Mattie Miller grew up in Adams, Tennessee, and moved to Evansville when she married her husband William Miller in 1953. Her first teaching job was at Lincoln High School. In 1962, she began teaching at Harper Elementary School as the school’s first African-American teacher before schools had been desegregated. Almost 40 years later after holding several positions within the Evansville Vanderburgh School Corporation, she retired from Harper as the school’s principal. The elementary school’s auditorium is named after Miller, and she was inducted into the EVSC Hall of Fame in 2010.
I am from Tennessee. A little town that had 500 people. I met my husband [William Miller] at Tuskegee [University in Tuskegee, Alabama]. Both of us were work students. I say work students — I mean we had to work our way through school, because if they gave scholarships, we didn’t get any. My high school teacher wanted me to go to Tuskegee.
I got a job here in Evansville teaching when I was 21 at Lincoln High School. See, Lincoln was an all black school. It closed in 1962. [Lincoln High School was changed from a high school to a kindergarten through eighth grade school in 1962]. That’s how I got to Harper Elementary School. Harper School was where they sent me as the first black teacher. I was told by the central office administration — at the time, see, blacks used to be called Negroes — if I failed, they would never hire another Negro teacher.
Yeah, I was scared. I cried. When I first came to Harper, I sat outside with my husband, and I cried because I was scared. I wasn’t afraid of teaching so much. I was afraid of how people would treat me and receive me. I was the only black face there. But I just focused on teaching and treating the kids how I would want to be treated if I were a student. That’s what I focused on. I guess that’s what helped me to survive. It must have. The students were really receptive, and I didn’t have any problems with the students.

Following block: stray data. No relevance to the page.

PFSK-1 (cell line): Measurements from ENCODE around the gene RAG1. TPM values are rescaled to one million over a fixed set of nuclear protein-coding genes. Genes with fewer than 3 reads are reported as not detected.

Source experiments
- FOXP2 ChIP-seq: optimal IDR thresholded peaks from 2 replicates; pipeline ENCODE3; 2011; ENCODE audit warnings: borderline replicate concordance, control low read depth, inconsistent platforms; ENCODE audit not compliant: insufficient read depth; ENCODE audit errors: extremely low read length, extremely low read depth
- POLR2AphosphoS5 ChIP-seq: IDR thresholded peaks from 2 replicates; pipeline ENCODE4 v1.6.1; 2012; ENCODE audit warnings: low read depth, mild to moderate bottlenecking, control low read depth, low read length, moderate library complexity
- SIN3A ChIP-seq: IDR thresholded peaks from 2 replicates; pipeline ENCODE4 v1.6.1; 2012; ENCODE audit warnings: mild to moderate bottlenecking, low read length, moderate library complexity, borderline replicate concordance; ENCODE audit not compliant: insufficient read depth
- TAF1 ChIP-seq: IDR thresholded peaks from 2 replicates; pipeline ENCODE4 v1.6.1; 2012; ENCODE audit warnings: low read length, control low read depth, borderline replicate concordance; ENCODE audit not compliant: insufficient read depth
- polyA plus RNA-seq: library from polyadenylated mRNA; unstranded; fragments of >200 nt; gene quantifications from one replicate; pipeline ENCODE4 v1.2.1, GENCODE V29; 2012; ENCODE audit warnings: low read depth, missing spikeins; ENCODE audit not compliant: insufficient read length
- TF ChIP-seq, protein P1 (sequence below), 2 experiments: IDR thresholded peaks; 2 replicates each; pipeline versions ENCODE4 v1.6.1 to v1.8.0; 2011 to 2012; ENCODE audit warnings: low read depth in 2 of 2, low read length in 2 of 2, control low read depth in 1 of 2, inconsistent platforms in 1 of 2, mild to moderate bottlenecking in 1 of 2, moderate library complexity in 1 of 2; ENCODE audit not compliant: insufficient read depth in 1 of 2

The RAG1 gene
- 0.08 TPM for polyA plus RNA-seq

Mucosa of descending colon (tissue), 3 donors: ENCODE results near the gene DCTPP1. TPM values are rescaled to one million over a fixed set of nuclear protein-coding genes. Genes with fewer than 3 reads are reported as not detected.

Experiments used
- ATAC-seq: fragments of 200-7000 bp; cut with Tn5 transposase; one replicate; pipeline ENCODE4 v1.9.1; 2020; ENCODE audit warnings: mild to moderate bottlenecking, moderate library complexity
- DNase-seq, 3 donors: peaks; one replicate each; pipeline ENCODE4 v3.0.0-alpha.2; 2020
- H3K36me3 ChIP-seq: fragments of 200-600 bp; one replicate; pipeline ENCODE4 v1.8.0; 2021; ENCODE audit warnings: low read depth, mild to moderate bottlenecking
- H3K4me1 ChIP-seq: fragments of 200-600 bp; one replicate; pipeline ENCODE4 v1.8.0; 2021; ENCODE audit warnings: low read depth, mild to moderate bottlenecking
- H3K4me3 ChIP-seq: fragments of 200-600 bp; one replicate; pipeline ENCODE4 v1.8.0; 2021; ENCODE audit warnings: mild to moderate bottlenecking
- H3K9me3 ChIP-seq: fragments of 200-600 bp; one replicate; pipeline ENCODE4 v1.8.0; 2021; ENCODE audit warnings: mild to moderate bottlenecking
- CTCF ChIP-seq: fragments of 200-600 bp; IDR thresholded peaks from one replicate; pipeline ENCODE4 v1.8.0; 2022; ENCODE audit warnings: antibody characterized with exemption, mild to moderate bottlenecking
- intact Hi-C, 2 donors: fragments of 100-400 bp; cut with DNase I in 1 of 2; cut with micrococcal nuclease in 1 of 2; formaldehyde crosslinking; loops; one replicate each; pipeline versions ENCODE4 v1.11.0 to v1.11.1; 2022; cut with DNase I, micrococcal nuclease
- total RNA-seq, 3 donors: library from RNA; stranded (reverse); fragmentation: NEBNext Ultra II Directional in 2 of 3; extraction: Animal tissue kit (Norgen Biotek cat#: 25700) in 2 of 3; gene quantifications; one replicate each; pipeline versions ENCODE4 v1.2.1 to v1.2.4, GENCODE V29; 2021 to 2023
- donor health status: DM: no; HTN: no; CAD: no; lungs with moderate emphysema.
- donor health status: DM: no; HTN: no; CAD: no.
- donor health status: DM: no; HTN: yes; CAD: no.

Evansville, it was OK, but it wasn’t what I thought it was. My husband, when we were in college, he told me all these good things. But he didn’t tell me about the bad things. See, we couldn’t even go to the movies, because that was before the civil rights laws were passed. You could go to the theater, but you had to sit up in the balcony.
I didn’t get black students until 1972. [In 1972 by federal mandate, the Evansville Vanderburgh School Corporation began desegregating schools.] I was there a long time without black students.
I got my counselor’s license going to school at night, and they told me they needed a freshman counselor at F.J. Reitz High School. They said, “We’re going to send you out there.” And I said, “No, I don’t want to go to Reitz.” West Side — I said nope. They said, “Well if you don’t go to Reitz, you won’t have a job.” That was 1975, and I stayed until 1985. I stayed 10 years after not wanting to go there.
I retired from Harper 20 years ago. I didn’t teach after I left Reitz. I went to Plaza Park as assistant principal after Reitz. Then, I became principal at Harper.
If it hadn’t had been for a teacher, I would not have been a teacher. Somebody took me and mentored me, and I still want to do that same kind of thing to help students. The story of my life is so different from most people here, but I feel very blessed I have been able to work and get most of the things I thought I wanted.